It was a good day for other USA tennis players, especially those named Williams. Serena won her gold medal match over Maria Sharapova 6-0, 6-1.  Maria reportedly only got in about half a dozen of her patented shrieks during the match. Then Serena paired with Venus to win their semifinal doubles match over a Russian team to assure themselves of a medal in doubles. And the Bryan twins (Bob and Mike) won the men's doubles gold over the French pair (one was Tsonga) in straight sets. A pretty good tournament for USA tennis, a group which has been in eclipse the last few years.

I'm pulling for both of the men in the men's final, Federer and Murray, but I think it would be really nice if Murray won a tournament at Wimbledon, him being so British and all, and the Olympics being in London and other areas of the kingdom. I'm hoping that the queen (Lizzy) shows up to bolster the spirits of the best British tennis player of his generation.  It'll probably be a pretty good show.

Incidentally, today's photo has nothing to do with tennis, but it's a recent photo that I sorta like.

I have heard from the Prairie Princess.  She has landed at her home for the next few months - Sokoine University - in Tanzania in the mountains outside of Dar Es Salaam.  She has some internet connections and probably will be doing some blogging again soon.  I'm anxious to see the photos.

Wednesday, August 1, 2012


Number is one of those interesting words with more than one meaning. Usually it's numeric, but it can mean more nearly numb. (Or is that like "perfect,"  incapable of comparison, i.e you are either numb or not numb without gradations of numbness).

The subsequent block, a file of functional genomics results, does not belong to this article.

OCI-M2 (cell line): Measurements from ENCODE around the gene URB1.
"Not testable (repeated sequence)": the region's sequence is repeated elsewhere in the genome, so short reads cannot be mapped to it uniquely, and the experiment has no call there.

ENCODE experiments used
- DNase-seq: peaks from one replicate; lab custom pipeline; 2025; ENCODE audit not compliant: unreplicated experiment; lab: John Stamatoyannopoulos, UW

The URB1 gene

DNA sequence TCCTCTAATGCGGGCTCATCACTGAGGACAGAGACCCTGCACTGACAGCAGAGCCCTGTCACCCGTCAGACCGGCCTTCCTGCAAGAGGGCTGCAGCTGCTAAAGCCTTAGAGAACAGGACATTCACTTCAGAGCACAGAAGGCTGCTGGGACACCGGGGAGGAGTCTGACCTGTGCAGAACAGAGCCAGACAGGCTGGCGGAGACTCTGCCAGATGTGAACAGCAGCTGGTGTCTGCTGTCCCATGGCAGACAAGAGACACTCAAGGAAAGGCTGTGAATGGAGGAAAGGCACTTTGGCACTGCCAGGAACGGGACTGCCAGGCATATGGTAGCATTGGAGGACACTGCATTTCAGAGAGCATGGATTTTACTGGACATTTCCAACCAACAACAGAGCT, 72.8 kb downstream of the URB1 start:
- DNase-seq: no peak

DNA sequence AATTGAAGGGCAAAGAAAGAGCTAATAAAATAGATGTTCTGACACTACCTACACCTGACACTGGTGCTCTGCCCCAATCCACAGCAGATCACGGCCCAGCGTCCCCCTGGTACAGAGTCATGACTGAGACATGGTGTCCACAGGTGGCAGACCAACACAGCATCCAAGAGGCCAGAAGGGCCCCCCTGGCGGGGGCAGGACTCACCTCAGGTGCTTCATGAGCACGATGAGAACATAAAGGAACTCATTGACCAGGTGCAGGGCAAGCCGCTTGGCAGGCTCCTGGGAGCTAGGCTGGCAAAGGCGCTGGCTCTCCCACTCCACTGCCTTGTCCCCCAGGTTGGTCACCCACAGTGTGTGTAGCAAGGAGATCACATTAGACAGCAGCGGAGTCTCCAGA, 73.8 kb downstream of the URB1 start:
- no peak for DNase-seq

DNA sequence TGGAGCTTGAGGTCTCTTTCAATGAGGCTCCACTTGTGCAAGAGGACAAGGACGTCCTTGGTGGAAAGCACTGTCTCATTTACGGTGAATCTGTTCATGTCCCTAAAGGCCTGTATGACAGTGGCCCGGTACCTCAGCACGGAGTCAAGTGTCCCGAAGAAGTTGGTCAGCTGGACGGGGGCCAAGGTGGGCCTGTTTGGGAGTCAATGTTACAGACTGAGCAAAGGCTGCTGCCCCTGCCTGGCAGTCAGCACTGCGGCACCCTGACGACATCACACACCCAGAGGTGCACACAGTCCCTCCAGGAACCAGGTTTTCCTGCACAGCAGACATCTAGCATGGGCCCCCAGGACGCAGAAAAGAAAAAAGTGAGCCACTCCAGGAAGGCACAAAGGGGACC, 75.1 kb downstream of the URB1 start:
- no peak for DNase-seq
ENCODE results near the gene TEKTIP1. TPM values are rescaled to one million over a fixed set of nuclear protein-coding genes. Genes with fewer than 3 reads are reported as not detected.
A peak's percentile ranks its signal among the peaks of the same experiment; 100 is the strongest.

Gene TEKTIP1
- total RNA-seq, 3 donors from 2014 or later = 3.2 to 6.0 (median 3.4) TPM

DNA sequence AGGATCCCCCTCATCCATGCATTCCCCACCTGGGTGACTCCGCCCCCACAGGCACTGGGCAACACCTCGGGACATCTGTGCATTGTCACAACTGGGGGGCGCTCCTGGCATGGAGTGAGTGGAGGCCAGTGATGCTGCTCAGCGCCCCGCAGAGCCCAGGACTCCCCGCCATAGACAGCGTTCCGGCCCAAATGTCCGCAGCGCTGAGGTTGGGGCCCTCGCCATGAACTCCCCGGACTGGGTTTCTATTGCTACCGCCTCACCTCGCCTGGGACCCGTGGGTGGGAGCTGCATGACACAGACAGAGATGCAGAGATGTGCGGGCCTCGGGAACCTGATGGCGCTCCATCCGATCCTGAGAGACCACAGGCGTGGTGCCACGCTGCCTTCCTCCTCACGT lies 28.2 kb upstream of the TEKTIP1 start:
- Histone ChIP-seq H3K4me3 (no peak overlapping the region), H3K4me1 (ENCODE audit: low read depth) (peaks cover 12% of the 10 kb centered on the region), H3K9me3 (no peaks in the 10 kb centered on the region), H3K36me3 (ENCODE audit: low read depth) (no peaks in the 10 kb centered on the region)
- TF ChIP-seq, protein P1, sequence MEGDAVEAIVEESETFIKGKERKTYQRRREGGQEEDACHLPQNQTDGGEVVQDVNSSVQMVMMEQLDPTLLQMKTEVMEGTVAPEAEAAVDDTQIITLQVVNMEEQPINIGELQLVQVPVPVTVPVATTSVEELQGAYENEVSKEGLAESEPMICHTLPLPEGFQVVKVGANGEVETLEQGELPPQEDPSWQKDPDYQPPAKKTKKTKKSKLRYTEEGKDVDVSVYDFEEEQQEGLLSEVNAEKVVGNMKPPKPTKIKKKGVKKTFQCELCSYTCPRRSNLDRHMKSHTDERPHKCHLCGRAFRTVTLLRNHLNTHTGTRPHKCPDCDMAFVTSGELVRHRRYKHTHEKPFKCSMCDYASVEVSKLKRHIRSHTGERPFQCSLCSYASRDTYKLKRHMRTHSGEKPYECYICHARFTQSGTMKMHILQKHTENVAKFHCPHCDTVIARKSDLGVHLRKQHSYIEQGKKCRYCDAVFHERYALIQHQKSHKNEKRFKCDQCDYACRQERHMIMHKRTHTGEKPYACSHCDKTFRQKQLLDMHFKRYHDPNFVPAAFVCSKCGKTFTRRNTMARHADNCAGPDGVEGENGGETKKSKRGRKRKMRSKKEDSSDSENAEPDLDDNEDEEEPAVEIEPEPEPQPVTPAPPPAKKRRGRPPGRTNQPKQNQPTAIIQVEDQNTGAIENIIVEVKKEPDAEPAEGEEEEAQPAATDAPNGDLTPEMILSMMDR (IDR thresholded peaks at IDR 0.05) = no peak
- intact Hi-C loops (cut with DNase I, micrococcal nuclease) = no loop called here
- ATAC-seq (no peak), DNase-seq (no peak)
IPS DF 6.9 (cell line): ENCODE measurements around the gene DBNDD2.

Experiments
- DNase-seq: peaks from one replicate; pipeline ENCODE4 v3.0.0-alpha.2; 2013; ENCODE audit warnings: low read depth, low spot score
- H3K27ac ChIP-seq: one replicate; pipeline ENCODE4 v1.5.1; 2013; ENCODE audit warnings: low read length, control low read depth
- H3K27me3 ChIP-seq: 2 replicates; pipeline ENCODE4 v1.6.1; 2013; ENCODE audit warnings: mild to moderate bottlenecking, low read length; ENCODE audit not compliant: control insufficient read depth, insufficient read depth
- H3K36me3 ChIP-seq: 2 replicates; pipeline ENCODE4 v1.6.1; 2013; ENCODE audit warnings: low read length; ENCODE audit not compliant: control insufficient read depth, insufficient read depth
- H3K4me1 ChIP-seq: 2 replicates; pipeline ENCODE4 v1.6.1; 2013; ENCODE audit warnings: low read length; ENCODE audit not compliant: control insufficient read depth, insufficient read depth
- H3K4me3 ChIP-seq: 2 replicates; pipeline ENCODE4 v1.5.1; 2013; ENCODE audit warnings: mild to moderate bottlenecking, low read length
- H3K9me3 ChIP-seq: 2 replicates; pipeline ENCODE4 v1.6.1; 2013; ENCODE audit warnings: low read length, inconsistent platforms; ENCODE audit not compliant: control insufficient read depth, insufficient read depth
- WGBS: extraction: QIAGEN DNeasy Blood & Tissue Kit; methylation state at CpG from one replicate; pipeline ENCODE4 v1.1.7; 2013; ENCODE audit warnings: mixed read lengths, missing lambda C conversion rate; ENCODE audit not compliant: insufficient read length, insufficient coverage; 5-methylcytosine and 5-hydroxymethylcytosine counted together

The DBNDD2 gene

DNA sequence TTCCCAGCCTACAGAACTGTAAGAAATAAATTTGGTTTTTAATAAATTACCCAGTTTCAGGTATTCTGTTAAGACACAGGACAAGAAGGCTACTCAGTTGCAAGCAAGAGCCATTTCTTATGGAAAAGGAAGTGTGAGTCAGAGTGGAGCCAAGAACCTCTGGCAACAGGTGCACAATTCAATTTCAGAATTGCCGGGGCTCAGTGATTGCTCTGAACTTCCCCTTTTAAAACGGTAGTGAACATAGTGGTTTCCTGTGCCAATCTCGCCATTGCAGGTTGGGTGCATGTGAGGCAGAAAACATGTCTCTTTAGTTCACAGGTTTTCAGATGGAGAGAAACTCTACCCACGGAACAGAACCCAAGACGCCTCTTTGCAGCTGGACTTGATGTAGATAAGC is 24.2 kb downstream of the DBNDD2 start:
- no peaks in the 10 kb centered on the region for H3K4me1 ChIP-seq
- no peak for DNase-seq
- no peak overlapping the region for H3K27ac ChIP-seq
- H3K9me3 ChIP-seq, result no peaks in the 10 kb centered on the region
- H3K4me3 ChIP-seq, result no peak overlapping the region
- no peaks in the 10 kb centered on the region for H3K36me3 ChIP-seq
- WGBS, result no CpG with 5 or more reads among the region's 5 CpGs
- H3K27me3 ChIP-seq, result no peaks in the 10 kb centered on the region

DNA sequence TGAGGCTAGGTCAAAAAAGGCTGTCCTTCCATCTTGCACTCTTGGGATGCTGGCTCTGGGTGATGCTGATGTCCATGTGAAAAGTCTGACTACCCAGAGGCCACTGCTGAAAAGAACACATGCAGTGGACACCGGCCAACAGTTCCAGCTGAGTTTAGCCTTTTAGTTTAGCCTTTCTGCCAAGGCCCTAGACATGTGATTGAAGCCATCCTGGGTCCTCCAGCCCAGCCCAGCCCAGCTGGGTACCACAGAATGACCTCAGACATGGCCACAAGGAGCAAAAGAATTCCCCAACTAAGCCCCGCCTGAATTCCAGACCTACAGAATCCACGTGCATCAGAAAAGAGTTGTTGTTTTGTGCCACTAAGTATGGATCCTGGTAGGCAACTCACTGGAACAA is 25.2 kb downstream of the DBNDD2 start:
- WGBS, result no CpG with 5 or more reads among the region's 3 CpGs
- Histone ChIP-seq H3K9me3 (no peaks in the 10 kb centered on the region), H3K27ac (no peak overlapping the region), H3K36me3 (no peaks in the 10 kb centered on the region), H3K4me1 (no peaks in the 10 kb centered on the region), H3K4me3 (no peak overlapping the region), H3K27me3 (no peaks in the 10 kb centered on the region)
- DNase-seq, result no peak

No matter. I've spent a working lifetime using numbers - the numeric kind. The computers and memory dumps, that I'd have to examine to determine what caused software glitches, used binary numbers. The binary numbers were always bunched up and printed as octal numbers (base 8) at first, but later in my working life they were further bunched into hexadecimal numbers (base 16). The 16 cardinal hex numbers are written 0,1,...9,a,b,c,d,e,f. where f is 15. I used to be able to convert them to decimal in my head, but since I retired five years ago I only deal with decimal numbers.  I think if humans were born with twelve fingers rather than ten, we'd be dealing with a base 12 number system, whatever that would be called, and it would be easy.

I like numbers, maybe almost as much as Santini does - although I think she's more familiar with the decimal variety. My favorite number is four. I've sought it out as the number on my back when I have played on organized softball and soccer teams. Since I now mainly play tennis, I usually don't wear a number on my back.  I'm not quite as reticent to use the number 13 as some, but I consider it unlucky and casually avoid it when possible.  I'm not sure where it got such a bad reputation, but there is a name for the phobia it engenders - triskaidekaphobia.  I think the subject has appeared in one of Mr Moohoo's blogs lately.

I like number jokes. I blogged one a while back. (There are 10 kinds of people in the world, those who understand binary numbers and those who don't.)  The commenters added a few others in a similar vein.

Another in the intermittent series of benches encountered wherever I happen to encounter them. This one sat and sits on the shore of Swan Lake somewhere north of Floodwood.  Near Pengilly.   It has just the right amount of wildness and neglect to make it attractive to my lens.

These photos have little to do with the theme, but I took them lately and it is after all my blog. This is a close view of a female duck at Richfield Nature Center yesterday.